Have Taxi Operators 'managed' the government?

By Ashwin Tombat
08 August 2017 22:13 IST

Most of Goa's taxi operators firmly believe that fleecing customers is their birth right. They resolutely refuse to operate by meter. And, they have resorted to disruptive strikes to keep taxi aggregators like Ola and Uber out.

Of course, there are very good and decent taxi operators too. These guys are polite and helpful. They never overcharge. But they are a tiny minority. Sadly, the vast majority of taxi operators in Goa are the exact opposite.

Their 'thuggery' is not reserved for tourists. They behave exactly the same way with locals.

I have written earlier on the problem of taxis in Goa. After my last column on the subject, I was told in confidence by some eminent citizens who are very close to the highest echelons of the present Bharatiya Janata Party (BJP) government in the state, that the days of 'dadagiri' by taxi drivers were numbered.

"The Chief Minister is waiting for the tourist season to end," they told me. "In July or August, he will bring in Uber and Ola, and teach the arrogant taxi drivers a lesson." Sadly, this was wishful thinking. Turns out, it was too good to be true.

For, on Thursday 3 August, Transport Minister Ramakrishna alias Sudin Dhavalikar told the Goa Legislative Assembly that the government does not plan to allow global cab aggregators like Uber and Ola to operate in the state. This was a written reply to a question by Benaulim Nationalist Congress Party (NCP) MLA Churchill Alemao.

And this is despite a number of BJP MLAs and leaders, including Goa Tourism Development Corporation (GTDC) Chairperson Nilesh Cabral, demanding that cab aggregators like Ola and Uber be allowed into Goa.

Just a few days earlier though, on Friday 28 July, Chief Minister Manohar Parrikar had assured the Goa Legislative Assembly that all issues related to over-charging by taxi drivers would be resolved by 30 September. He said he would meet all stakeholders on 1 September, and resolve all issues by 30 September 30. "This is my word. The issue is critical for tourism in Goa," Parrikar emphasised.

Goa's non-a/c taxis operate on a rate of Rs19 for the first kilometre and Rs17 for every subsequent kilometre. Also included in the fare is a 50 per cent additional charge for the return — if and only if it is a pre-paid fare. Otherwise, one pays for the entire return. Night charges are 35 per cent higher than day charges.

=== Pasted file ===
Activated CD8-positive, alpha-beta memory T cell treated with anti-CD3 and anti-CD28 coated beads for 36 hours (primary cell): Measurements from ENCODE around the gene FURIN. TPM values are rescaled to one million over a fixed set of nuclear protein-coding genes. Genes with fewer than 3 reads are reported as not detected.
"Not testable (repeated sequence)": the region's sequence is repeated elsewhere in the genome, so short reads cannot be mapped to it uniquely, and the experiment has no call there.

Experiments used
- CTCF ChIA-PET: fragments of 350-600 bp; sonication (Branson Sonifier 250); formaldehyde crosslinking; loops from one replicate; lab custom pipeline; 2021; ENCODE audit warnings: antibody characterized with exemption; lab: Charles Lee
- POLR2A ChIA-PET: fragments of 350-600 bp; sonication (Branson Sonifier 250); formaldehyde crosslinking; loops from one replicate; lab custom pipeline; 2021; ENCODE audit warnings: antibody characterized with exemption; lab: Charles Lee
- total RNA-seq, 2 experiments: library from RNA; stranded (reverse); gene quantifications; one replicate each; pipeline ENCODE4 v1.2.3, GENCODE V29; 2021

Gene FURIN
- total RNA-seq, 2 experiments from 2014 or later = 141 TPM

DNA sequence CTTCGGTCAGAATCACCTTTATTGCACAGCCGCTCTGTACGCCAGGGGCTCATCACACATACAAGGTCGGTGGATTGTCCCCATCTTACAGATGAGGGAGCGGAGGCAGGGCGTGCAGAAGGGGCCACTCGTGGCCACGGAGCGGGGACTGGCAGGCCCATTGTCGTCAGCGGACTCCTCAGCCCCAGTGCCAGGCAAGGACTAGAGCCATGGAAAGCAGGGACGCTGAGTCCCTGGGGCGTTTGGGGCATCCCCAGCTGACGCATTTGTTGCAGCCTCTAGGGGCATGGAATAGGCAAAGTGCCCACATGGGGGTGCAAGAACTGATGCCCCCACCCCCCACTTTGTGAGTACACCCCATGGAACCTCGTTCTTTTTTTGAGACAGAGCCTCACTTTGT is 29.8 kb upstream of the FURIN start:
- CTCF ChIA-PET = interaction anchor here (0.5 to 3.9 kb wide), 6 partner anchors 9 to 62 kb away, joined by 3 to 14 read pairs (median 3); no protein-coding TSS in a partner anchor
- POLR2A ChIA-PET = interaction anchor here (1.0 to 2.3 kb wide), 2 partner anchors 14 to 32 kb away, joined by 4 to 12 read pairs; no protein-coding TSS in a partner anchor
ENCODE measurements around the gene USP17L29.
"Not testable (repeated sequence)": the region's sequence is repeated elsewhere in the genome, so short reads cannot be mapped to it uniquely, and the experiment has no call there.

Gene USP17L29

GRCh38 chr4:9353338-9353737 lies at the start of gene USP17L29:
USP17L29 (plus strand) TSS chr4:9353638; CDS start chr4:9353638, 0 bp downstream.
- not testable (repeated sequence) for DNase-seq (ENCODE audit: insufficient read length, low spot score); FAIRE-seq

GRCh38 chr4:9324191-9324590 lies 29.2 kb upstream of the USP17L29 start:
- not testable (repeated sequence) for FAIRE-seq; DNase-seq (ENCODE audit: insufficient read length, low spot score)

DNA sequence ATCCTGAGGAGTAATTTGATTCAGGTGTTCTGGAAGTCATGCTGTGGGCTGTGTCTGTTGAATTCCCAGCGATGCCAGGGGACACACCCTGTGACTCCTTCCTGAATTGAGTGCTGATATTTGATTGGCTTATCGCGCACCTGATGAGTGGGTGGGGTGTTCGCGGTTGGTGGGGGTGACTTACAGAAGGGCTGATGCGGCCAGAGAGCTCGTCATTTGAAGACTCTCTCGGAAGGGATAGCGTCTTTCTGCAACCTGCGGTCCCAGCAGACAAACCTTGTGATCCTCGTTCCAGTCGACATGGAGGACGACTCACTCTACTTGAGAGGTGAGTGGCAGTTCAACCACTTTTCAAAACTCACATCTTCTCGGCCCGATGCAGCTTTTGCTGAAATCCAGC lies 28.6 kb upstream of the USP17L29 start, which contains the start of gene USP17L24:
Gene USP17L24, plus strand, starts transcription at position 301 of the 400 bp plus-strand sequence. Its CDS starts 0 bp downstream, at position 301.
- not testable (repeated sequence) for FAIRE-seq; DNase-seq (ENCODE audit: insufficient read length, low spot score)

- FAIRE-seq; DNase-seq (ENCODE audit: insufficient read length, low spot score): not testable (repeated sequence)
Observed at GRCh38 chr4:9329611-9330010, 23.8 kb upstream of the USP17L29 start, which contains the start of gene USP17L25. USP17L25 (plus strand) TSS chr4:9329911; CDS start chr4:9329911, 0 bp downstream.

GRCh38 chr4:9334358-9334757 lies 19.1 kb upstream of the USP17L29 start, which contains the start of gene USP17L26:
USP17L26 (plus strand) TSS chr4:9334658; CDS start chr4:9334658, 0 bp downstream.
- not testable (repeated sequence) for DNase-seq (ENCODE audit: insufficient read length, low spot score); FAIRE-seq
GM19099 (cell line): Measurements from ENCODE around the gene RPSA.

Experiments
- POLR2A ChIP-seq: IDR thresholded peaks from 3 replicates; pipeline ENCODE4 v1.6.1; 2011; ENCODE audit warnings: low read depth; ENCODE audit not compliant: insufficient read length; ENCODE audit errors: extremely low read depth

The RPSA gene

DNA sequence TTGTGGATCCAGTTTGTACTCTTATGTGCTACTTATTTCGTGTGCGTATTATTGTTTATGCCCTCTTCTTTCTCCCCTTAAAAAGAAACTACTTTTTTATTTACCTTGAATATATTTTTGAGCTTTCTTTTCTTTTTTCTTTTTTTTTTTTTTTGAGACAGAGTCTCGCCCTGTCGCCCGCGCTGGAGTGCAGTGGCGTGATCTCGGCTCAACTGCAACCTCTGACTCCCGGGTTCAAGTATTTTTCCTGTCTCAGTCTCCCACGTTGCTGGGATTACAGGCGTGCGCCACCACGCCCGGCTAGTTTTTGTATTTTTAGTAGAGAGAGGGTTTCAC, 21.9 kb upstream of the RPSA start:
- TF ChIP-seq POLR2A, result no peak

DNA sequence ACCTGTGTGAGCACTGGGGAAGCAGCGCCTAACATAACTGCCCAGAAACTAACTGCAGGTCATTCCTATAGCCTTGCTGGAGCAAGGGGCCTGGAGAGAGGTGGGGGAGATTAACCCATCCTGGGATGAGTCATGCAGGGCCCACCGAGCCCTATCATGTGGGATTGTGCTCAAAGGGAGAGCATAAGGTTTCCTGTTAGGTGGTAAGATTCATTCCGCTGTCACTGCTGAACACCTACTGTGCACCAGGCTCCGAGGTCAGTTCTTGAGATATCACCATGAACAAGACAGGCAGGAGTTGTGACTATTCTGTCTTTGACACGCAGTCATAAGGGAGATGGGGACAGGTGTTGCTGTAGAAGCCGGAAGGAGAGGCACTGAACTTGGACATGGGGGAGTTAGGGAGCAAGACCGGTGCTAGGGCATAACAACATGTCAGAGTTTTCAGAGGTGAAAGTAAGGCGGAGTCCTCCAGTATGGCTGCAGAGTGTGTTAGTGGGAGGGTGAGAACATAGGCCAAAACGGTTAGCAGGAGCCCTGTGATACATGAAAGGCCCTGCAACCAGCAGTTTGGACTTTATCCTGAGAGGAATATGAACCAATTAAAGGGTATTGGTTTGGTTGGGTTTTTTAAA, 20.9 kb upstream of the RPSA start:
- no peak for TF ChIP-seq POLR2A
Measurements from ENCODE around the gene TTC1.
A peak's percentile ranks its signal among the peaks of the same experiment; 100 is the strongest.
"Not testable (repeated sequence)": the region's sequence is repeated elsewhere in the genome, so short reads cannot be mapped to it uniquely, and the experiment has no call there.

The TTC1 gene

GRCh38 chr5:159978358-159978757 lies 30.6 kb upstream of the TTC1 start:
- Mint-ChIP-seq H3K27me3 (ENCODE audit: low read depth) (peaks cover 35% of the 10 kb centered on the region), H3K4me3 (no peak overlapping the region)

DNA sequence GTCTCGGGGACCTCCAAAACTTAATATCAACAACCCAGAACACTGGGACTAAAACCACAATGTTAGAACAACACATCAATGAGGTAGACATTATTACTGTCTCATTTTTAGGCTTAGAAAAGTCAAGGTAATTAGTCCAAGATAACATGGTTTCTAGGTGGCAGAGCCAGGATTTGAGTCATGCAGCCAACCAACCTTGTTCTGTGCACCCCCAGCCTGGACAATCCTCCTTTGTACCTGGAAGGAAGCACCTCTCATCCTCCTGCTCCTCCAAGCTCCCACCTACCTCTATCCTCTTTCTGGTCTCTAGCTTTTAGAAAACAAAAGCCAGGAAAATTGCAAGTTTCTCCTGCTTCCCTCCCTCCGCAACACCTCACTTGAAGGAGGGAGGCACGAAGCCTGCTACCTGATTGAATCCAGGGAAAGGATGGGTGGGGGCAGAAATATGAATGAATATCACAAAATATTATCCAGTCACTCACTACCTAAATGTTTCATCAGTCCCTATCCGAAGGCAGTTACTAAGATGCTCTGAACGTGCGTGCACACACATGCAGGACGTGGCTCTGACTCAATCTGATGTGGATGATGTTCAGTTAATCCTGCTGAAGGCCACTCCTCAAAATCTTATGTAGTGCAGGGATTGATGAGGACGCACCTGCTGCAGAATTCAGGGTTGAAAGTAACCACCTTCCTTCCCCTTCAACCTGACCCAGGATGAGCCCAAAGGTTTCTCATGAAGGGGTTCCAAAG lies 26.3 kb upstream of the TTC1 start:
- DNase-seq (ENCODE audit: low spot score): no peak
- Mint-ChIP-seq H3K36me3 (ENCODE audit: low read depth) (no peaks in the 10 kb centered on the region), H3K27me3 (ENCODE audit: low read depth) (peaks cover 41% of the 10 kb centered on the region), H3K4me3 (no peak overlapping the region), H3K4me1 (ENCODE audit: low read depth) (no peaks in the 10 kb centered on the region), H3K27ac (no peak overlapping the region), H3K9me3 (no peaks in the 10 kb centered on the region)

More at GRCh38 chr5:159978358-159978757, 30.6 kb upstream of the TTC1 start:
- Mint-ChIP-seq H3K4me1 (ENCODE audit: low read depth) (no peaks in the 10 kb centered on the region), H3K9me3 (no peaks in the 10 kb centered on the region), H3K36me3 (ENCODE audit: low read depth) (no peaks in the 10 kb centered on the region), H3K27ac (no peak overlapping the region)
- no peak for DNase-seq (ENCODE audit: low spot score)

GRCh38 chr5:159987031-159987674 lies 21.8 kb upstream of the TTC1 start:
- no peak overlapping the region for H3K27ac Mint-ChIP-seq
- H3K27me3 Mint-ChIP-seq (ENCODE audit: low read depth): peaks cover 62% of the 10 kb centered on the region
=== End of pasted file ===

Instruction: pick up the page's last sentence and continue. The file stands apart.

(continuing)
And that is what 'honest' taxi drivers charge. Most tourists, and quite a few locals too, end up paying much, much more.

Mumbai taxis charge Rs22 for the first 1.5km (Rs14.66 per kilometre) and Rs 15 for every subsequent kilometre. There is no 'return' surcharge. Night charges are 25 per cent higher.

But the question here is not about charges. Whether higher or lower, charges according to the taxi meter give the customer a degree of confidence. The real problem is, Goa's taxi operators simply refuse to operate according to the meter.

Will Chief Minister Manohar Parrikar really take up this issue with all stakeholders on 1 September as he promised the Legislative Assembly? Can he, even without holding out the threat of introducing Ola and Uber, be able come to a solution that effectively ends overcharging by 30 September?

We're deeply skeptical. But, like most of Goa's patient people, we are willing to wait and watch.

In the meanwhile, there is another ray of hope. Radio cab company Mega Cab has announced it will roll out its services in Goa, along with Ahmedabad, Hyderabad, Chennai and Jaipur, in the first phase of its new Rs500 crore all-India expansion programme.

Once Megacab is in, can the government realistically keep out Ola and Uber...?

Blogger's Profile

Ashwin Tombat

Ashwin Tombat has been the Editor of Gomantak Times and Herald. Worked as an Associate Editor of national magazine Gentleman in Mumbai, before shifting to Goa. Loves sailing, also participates in Marathons. Has worked as an activist in students's union and trade unions in Maharashtra. Also an artist of Street Theatre during student days.

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